Category Archives: Texas Supreme Court Decisions

April 8, 2016 Weekly Round Up

It has been a busy week around here!  On Monday, I was a co-presenter on a Right to farm webinar.  On Tuesday, I offered a water law webinar for Texas extension agents.  On Thursday night, I spoke on agricultural law hot topics to a great group in Denton.  And, finally, today I am giving three presentations at the Texas & Southwest Cattle Raisers Convention in Ft. Worth.  To all of you new faces joining the blog, welcome! * Right to farm webinar recording available.  If you missed the… Read More →

March 4, 2016 Weekly Round Up

It’s been a busy week around here!  On Tuesday I spoke on surviving undercover video investigations at the High Plains Diary Conference in Lubbock.  It was a great turn out and I really enjoyed the chance to visit with folks about this topic.  Thanks to Ellen Jordan for the invitation.  On Thursday, I was in Abilene to speak with the Master Marketer class.  I appreciate Mark Welch inviting me to attend.  To those of you joining from these events, welcome! It has been a busy ag law week,… Read More →

BREAKING NEWS: TX and NM Supreme Court Rulings Impact Agriculture

Well it turned into a busy week for ag law right at the last minute and after I posted the weekly round up.  Major actions from the Texas and New Mexico Supreme Courts that have major impacts on the agriculture industry in both states. First up, the Texas Supreme Court will NOT hear the appeal in Texas Farm Bureau v. Texas Commission on Environmental Quality.  This case arose during the drought of 2012 when there was a shortage of water on the Brazos River.  Dow Chemical had a 1942 water right… Read More →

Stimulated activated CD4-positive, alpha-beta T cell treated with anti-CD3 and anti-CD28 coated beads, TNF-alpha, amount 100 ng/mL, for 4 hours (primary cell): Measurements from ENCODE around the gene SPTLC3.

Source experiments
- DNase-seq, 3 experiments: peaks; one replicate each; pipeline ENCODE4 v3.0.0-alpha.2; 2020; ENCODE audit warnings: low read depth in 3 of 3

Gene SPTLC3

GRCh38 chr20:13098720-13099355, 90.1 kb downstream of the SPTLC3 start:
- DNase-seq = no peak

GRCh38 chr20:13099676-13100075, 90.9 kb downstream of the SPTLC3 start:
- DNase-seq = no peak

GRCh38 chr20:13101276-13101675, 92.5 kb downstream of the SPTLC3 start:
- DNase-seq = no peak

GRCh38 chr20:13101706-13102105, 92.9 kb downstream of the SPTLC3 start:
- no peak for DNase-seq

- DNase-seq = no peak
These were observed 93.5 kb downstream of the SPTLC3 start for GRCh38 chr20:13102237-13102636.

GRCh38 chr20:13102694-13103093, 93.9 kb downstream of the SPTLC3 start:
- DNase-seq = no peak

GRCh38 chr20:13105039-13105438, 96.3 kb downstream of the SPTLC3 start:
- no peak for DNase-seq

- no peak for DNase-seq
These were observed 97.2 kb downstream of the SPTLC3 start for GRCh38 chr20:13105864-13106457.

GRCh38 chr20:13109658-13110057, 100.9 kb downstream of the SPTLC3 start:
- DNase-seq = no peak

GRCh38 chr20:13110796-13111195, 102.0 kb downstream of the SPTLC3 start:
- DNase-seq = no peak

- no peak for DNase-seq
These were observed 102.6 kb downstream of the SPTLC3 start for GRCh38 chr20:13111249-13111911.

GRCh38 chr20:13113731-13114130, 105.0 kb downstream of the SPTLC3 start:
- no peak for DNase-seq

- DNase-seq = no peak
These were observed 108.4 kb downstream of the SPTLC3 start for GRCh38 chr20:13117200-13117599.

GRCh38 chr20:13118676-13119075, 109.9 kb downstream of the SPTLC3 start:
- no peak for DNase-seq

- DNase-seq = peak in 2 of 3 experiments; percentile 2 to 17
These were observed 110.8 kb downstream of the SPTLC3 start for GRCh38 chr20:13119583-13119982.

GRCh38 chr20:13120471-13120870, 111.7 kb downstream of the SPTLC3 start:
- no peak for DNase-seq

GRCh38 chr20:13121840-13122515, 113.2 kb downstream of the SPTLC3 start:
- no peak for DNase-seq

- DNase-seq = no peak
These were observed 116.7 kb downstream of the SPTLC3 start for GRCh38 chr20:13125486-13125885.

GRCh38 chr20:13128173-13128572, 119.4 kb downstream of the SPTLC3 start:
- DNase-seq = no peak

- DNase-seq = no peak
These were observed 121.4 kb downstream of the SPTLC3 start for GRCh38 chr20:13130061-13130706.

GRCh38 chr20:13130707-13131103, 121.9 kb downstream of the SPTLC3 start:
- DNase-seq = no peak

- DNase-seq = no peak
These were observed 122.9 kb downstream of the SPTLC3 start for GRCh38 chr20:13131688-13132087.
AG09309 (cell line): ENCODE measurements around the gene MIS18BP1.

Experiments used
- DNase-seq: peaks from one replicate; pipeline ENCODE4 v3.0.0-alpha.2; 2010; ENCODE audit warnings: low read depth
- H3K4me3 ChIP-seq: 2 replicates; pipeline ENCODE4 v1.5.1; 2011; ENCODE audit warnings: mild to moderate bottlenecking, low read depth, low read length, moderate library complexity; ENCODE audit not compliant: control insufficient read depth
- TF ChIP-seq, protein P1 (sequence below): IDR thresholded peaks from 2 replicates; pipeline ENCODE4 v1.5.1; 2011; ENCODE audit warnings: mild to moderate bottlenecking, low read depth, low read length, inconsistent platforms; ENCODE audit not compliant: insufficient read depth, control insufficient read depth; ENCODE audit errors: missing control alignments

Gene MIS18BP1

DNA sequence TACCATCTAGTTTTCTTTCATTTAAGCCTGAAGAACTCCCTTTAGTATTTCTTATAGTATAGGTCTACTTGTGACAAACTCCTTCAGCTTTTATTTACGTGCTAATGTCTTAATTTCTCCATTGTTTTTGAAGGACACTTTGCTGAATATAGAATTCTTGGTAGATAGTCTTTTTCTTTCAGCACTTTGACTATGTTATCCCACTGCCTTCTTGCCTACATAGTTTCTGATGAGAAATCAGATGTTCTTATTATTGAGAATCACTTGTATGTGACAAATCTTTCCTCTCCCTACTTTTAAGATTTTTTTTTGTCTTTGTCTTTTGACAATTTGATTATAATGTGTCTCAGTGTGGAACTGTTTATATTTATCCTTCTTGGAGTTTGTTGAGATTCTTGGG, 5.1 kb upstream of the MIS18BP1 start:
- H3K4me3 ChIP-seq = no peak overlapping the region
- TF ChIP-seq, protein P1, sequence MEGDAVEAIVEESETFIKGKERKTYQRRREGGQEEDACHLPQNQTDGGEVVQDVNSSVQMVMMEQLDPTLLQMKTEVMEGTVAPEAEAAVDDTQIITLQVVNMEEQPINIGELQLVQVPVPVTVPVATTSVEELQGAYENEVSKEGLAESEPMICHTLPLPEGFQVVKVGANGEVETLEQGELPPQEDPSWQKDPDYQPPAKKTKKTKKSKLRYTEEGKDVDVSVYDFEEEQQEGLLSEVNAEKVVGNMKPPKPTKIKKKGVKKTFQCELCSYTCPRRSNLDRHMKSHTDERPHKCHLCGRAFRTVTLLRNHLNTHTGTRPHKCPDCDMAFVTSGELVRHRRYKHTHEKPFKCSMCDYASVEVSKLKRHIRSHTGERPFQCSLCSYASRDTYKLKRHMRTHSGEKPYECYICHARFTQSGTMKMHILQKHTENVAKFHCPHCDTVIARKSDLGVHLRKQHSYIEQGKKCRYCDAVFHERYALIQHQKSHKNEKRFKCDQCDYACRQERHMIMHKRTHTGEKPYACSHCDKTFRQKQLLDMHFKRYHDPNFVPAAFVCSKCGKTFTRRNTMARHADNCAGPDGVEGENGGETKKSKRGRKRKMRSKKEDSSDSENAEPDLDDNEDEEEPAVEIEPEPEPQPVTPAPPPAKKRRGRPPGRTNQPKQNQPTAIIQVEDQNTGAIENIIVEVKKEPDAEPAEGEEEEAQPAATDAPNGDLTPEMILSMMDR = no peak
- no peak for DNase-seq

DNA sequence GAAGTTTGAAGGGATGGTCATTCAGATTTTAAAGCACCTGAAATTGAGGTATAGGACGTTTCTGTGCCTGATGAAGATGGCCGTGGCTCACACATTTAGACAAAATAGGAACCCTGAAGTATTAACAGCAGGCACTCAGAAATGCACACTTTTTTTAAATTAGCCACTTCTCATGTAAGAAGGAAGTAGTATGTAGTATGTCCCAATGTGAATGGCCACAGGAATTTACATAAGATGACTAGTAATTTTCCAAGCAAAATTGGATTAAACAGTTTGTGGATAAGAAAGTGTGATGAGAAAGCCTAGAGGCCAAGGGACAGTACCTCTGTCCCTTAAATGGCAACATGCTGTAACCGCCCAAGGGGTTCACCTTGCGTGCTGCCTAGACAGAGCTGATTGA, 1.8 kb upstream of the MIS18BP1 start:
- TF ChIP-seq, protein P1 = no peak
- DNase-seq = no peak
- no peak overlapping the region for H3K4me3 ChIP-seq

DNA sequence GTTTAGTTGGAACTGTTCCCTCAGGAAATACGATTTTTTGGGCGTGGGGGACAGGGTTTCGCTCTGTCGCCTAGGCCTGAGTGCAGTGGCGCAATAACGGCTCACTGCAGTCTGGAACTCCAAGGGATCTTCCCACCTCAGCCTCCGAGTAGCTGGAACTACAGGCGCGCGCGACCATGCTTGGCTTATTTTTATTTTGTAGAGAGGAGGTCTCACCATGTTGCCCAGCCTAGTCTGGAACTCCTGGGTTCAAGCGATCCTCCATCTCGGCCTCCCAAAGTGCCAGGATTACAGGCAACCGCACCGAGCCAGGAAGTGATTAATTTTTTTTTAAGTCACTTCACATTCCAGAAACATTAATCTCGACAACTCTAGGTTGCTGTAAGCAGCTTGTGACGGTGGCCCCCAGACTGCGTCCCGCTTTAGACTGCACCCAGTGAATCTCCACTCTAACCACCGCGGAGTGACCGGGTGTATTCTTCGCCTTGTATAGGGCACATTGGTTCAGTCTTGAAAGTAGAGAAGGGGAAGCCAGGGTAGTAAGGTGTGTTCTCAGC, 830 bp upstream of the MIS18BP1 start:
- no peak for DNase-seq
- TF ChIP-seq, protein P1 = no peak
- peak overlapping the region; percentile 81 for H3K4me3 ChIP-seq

What Constitutes Gross Negligence Under the Recreational Use Statute?

The Texas Supreme Court recently analyzed an important question for Texas landowners:  What constitutes gross negligence under the Recreational Use Statute?  The court’s opinion in Suarez v. City of Texas City focuses on other issues such as governmental immunity as well, but also offers insight into how gross negligence is analyzed under the Recreational Use Statute. [Read full opinion here.] Legal Background As you may recall from this prior blog post, Texas has a Recreational Use Statute which essentially shields Texas landowners from liability if a person is injured on agricultural land while… Read More →

September 11, 2015 Weekly Round Up

Here are a few of the major ag law stories in the news this week. * Texas Supreme Court Will Consider City of Lubbock v. Coyote Lake Ranch. Last Friday, the Texas Supreme Court granted Coyote Lake Ranch’s petition for review in this important water law case that asks whether the accommodation doctrine should be applied to groundwater.  Lower courts split on this issue, with the trial court issuing a preliminary injunction in favor of Coyote Lake Ranch, which was overruled by the Amarillo Court of Appeals, which held… Read More →

July 17, 2015 Weekly Round Up